1964 Gibson J-50 Slope Dreadnought Guitar

This old beaut just turned-out to be passing-through. It's been in the racks for a while awaiting service but the consignor/owner decided he wanted it for himself so I prepared it to take home.

After going through it, I was happily-surprised to find that this '64 model sounds a lot like a '50s J-45/J-50. It has a lot of good mids and a less-boomy voice overall. It's clearer and punchier than I expect for the era. Usually, '60s J-45/J-50 models tend to have a lot of low-end warmth and fullness but a thin or scooped top-end. They make good chordal strummers but as fingerpickers or for lead/fill work they're less-apt compared to earlier ones.

While overall it looks like a "loved-in" old J-50 in pretty good order, it arrived here in a funky state. The back had some unresolved cracking/dropping damage that'd been reglued out of alignment and mucked-up in the past. In addition, the original bridge was long-gone and replaced with a 12-string-size bridge that'd warped and split.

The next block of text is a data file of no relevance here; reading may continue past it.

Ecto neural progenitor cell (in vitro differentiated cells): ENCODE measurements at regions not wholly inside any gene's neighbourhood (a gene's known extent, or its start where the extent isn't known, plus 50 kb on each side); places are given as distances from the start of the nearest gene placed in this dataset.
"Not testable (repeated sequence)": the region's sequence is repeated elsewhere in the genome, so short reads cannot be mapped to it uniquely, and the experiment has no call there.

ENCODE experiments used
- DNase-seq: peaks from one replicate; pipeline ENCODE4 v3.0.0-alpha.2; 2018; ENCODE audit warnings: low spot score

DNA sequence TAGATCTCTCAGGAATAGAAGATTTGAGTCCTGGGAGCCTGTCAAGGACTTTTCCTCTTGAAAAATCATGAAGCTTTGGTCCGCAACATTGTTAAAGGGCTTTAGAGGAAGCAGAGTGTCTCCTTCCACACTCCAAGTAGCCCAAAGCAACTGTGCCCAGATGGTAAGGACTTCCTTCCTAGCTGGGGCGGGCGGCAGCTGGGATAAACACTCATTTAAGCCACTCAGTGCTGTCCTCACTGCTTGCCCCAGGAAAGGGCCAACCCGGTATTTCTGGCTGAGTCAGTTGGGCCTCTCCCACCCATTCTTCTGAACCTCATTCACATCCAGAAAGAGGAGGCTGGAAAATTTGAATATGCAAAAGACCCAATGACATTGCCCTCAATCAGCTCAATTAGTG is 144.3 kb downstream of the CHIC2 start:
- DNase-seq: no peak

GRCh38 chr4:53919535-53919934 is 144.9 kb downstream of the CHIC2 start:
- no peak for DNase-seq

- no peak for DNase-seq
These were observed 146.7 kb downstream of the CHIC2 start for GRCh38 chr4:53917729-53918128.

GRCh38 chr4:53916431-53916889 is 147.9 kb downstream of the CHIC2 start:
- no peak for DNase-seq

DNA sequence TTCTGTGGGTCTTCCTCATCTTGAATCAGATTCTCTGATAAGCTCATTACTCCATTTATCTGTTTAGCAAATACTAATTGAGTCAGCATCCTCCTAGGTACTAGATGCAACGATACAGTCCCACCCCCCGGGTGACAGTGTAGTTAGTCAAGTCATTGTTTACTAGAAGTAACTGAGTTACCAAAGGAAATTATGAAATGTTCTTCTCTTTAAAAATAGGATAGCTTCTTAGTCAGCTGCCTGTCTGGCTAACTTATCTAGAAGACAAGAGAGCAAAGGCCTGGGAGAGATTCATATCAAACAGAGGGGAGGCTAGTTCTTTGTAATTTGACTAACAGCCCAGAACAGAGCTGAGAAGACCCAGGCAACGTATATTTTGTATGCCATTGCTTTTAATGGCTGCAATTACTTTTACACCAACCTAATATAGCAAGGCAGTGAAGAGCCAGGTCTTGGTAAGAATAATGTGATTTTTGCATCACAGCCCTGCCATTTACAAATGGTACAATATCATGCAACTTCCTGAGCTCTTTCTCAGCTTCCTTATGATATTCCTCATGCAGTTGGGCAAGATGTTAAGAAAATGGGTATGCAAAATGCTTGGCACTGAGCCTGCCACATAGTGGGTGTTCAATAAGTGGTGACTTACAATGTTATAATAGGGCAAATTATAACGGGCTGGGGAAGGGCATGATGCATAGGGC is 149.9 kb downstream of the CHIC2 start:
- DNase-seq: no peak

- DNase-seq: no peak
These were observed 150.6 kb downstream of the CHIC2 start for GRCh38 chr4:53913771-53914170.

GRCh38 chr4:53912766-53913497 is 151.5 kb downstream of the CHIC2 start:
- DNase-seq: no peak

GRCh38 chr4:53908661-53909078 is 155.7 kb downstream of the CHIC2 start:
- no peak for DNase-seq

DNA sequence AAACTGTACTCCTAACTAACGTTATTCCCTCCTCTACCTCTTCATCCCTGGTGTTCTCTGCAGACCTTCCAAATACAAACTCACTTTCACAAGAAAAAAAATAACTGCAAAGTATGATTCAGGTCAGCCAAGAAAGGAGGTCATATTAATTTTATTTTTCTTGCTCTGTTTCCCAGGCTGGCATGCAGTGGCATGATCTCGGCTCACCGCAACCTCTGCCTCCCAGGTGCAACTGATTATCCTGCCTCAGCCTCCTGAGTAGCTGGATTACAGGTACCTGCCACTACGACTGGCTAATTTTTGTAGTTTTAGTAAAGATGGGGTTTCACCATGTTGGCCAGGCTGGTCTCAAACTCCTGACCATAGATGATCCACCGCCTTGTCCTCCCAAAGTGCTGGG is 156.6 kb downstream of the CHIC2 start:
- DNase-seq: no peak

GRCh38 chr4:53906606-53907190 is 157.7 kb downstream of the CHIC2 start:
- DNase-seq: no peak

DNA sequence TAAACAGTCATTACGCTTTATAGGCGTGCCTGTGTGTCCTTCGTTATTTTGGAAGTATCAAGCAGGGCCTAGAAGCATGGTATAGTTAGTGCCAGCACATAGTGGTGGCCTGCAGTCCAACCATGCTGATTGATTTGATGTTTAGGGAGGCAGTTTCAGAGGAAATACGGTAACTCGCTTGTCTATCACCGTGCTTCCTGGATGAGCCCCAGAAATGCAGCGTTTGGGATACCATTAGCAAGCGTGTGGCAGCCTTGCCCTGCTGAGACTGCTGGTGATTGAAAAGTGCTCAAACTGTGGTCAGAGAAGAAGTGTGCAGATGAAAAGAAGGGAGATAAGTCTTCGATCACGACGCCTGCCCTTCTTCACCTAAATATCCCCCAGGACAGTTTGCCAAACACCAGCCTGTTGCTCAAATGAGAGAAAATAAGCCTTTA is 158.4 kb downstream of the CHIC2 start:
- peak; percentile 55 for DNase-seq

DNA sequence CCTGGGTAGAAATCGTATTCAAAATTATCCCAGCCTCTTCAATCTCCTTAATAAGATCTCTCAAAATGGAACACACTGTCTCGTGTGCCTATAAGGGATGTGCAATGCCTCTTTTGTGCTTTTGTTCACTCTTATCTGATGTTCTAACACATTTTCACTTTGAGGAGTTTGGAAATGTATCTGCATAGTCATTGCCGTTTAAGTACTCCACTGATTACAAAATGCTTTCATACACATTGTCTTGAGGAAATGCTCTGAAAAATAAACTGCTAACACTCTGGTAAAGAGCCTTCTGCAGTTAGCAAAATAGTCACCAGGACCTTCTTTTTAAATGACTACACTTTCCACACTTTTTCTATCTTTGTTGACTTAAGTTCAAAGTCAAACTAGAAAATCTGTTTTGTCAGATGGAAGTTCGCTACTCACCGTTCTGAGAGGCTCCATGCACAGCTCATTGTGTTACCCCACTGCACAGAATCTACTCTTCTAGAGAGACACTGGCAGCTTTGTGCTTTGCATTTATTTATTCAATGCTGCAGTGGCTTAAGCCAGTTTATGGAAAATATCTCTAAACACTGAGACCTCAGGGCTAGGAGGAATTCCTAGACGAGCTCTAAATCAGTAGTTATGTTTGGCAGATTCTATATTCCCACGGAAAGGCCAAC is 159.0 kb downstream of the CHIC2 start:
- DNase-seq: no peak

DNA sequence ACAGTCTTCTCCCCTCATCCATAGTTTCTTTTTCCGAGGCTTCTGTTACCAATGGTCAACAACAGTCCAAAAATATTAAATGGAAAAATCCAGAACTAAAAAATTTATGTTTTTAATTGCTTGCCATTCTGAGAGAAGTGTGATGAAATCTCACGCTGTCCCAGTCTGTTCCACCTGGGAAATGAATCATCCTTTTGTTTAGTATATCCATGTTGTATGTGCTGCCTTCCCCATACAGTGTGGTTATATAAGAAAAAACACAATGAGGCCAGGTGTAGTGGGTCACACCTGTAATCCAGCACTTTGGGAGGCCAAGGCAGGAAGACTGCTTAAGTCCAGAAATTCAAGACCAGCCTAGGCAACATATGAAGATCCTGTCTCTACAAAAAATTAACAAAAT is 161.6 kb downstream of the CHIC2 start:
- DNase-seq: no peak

Repairs included: a replacement Madagascar rosewood bridge cut to fit the size/imprint of the old replacement, new bone saddle, fret level/dress, re-repair/shoring-up/fill-work to the collection of cracks on the back, cleaning, and setup.

Setup notes: it plays bang-on at 3/32" EA and 1/16" DGBE at the 12th fret, strung with standard 54w-12 gauges. The truss rod works and the neck is straight in service. This guy has the more-desirable 1 11/16" nut width and slim-to-medium-depth C-shaped neck profile that would change to the "super-slim, super-narrow" typical '60s Gibson neck by next production year.